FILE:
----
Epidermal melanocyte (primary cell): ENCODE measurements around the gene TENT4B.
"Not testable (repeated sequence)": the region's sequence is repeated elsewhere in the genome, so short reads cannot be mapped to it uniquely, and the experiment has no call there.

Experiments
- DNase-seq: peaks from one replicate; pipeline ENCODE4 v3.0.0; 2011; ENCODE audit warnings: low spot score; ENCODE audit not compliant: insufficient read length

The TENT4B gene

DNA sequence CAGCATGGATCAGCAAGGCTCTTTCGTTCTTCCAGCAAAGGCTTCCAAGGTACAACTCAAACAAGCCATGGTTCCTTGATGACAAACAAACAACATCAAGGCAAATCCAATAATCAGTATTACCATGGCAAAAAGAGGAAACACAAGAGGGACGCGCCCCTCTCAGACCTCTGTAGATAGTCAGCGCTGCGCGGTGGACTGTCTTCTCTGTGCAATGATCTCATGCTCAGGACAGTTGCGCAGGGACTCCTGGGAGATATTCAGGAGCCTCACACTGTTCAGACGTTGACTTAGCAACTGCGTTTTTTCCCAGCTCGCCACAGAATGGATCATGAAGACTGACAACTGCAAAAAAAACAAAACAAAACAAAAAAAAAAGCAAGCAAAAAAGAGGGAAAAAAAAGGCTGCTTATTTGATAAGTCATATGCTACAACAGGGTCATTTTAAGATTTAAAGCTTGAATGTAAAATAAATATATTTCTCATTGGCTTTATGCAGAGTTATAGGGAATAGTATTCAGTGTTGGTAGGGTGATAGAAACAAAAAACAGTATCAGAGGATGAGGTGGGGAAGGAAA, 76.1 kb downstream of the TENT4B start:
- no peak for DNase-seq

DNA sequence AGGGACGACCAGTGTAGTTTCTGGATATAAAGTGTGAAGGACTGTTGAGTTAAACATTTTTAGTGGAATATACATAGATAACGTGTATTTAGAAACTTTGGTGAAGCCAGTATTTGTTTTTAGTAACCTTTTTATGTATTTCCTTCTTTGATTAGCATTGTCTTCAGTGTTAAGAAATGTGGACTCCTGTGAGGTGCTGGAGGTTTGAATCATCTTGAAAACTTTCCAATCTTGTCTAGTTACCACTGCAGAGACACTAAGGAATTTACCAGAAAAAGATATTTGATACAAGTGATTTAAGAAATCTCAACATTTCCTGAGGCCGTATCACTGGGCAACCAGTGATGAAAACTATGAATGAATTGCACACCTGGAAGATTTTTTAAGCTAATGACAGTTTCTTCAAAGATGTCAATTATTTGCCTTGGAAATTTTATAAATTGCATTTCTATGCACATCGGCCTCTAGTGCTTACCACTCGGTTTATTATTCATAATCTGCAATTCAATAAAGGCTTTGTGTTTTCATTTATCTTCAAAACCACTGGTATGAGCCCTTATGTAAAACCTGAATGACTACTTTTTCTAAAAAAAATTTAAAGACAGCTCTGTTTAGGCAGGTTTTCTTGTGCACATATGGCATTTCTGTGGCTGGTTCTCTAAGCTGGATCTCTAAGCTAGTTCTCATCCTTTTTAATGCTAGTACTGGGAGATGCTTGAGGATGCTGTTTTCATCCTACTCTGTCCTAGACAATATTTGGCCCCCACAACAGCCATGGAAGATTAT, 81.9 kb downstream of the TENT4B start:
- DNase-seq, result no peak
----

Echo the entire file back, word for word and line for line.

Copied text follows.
Epidermal melanocyte (primary cell): ENCODE measurements around the gene TENT4B.
"Not testable (repeated sequence)": the region's sequence is repeated elsewhere in the genome, so short reads cannot be mapped to it uniquely, and the experiment has no call there.

Experiments
- DNase-seq: peaks from one replicate; pipeline ENCODE4 v3.0.0; 2011; ENCODE audit warnings: low spot score; ENCODE audit not compliant: insufficient read length

The TENT4B gene

DNA sequence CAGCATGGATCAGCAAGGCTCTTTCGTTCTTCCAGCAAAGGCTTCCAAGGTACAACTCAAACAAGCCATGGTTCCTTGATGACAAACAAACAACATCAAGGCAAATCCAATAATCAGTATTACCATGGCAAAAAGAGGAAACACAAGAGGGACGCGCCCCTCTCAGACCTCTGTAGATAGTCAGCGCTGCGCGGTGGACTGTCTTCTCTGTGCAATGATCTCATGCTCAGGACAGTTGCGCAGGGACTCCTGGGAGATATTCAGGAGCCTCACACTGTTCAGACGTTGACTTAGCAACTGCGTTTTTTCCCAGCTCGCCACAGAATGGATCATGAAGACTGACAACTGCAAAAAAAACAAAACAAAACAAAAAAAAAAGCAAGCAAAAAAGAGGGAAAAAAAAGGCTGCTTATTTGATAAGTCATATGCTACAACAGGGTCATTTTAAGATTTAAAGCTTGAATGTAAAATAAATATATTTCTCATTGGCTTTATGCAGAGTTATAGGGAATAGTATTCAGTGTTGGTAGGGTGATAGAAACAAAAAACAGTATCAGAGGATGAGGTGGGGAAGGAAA, 76.1 kb downstream of the TENT4B start:
- no peak for DNase-seq

DNA sequence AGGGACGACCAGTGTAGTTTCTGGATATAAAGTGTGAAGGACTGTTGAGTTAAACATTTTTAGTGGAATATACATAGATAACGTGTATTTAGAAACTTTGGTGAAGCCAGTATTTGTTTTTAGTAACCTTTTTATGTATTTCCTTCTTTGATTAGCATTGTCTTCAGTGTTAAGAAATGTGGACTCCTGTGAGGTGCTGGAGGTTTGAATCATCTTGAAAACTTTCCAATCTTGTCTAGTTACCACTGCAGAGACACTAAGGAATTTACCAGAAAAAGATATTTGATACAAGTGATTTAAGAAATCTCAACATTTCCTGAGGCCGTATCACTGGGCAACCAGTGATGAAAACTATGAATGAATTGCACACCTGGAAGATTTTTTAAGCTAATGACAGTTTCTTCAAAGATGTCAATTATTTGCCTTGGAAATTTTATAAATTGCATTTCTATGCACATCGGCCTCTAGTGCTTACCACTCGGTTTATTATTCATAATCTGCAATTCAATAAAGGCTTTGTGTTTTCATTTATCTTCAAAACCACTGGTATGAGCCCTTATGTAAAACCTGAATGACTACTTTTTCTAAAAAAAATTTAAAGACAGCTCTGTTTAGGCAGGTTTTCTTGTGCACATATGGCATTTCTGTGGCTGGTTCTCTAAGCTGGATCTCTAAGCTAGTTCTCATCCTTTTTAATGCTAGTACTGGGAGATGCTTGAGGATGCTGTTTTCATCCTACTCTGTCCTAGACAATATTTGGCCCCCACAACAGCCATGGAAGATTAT, 81.9 kb downstream of the TENT4B start:
- DNase-seq, result no peak